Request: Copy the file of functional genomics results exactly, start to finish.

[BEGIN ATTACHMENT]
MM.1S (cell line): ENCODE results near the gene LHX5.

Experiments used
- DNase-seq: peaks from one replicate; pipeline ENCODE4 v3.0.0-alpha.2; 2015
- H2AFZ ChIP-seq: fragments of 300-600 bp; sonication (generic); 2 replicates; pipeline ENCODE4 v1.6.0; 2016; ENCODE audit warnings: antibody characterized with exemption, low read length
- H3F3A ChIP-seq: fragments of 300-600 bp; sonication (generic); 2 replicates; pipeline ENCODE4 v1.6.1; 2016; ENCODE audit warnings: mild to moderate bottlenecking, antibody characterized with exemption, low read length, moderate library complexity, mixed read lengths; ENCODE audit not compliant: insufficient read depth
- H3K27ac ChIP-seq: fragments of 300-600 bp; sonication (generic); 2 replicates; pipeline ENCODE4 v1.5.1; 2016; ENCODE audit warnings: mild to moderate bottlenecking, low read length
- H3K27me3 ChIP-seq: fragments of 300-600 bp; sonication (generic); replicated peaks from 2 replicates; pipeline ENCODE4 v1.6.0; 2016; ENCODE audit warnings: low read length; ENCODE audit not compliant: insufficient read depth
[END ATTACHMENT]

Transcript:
MM.1S (cell line): ENCODE results near the gene LHX5.

Experiments used
- DNase-seq: peaks from one replicate; pipeline ENCODE4 v3.0.0-alpha.2; 2015
- H2AFZ ChIP-seq: fragments of 300-600 bp; sonication (generic); 2 replicates; pipeline ENCODE4 v1.6.0; 2016; ENCODE audit warnings: antibody characterized with exemption, low read length
- H3F3A ChIP-seq: fragments of 300-600 bp; sonication (generic); 2 replicates; pipeline ENCODE4 v1.6.1; 2016; ENCODE audit warnings: mild to moderate bottlenecking, antibody characterized with exemption, low read length, moderate library complexity, mixed read lengths; ENCODE audit not compliant: insufficient read depth
- H3K27ac ChIP-seq: fragments of 300-600 bp; sonication (generic); 2 replicates; pipeline ENCODE4 v1.5.1; 2016; ENCODE audit warnings: mild to moderate bottlenecking, low read length
- H3K27me3 ChIP-seq: fragments of 300-600 bp; sonication (generic); replicated peaks from 2 replicates; pipeline ENCODE4 v1.6.0; 2016; ENCODE audit warnings: low read length; ENCODE audit not compliant: insufficient read depth